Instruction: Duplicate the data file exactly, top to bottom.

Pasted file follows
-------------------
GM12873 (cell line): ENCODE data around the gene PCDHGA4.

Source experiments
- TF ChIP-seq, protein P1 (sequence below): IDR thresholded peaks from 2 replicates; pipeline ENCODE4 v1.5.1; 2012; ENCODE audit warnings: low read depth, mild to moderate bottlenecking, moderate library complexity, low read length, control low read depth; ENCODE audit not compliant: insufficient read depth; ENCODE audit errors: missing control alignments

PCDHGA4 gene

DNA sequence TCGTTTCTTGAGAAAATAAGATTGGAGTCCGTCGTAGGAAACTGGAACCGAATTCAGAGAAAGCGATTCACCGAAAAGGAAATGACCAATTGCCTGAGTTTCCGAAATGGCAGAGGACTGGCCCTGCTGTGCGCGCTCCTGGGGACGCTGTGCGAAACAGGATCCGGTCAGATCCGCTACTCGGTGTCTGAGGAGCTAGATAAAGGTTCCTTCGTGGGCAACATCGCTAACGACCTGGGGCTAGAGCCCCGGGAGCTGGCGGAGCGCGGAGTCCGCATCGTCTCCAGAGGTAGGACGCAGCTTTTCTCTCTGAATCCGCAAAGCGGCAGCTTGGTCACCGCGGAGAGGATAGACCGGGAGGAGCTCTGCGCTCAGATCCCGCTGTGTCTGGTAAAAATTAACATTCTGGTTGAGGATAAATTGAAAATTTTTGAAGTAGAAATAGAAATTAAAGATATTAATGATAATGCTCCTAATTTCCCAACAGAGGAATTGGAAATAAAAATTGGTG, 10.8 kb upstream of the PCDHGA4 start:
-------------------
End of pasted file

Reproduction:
GM12873 (cell line): ENCODE data around the gene PCDHGA4.

Source experiments
- TF ChIP-seq, protein P1 (sequence below): IDR thresholded peaks from 2 replicates; pipeline ENCODE4 v1.5.1; 2012; ENCODE audit warnings: low read depth, mild to moderate bottlenecking, moderate library complexity, low read length, control low read depth; ENCODE audit not compliant: insufficient read depth; ENCODE audit errors: missing control alignments

PCDHGA4 gene

DNA sequence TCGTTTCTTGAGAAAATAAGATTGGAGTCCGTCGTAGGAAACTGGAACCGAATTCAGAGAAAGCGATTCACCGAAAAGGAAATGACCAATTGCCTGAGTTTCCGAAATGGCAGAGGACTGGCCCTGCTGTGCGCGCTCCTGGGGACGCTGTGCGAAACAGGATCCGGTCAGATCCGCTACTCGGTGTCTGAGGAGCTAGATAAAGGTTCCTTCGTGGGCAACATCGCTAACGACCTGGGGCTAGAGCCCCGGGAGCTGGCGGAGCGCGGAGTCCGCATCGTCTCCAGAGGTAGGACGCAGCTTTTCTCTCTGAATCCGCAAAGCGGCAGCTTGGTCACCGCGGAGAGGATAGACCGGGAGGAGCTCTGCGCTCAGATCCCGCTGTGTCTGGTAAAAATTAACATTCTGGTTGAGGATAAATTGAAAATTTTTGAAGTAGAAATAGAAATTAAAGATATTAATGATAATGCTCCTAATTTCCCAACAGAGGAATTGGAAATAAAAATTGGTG, 10.8 kb upstream of the PCDHGA4 start: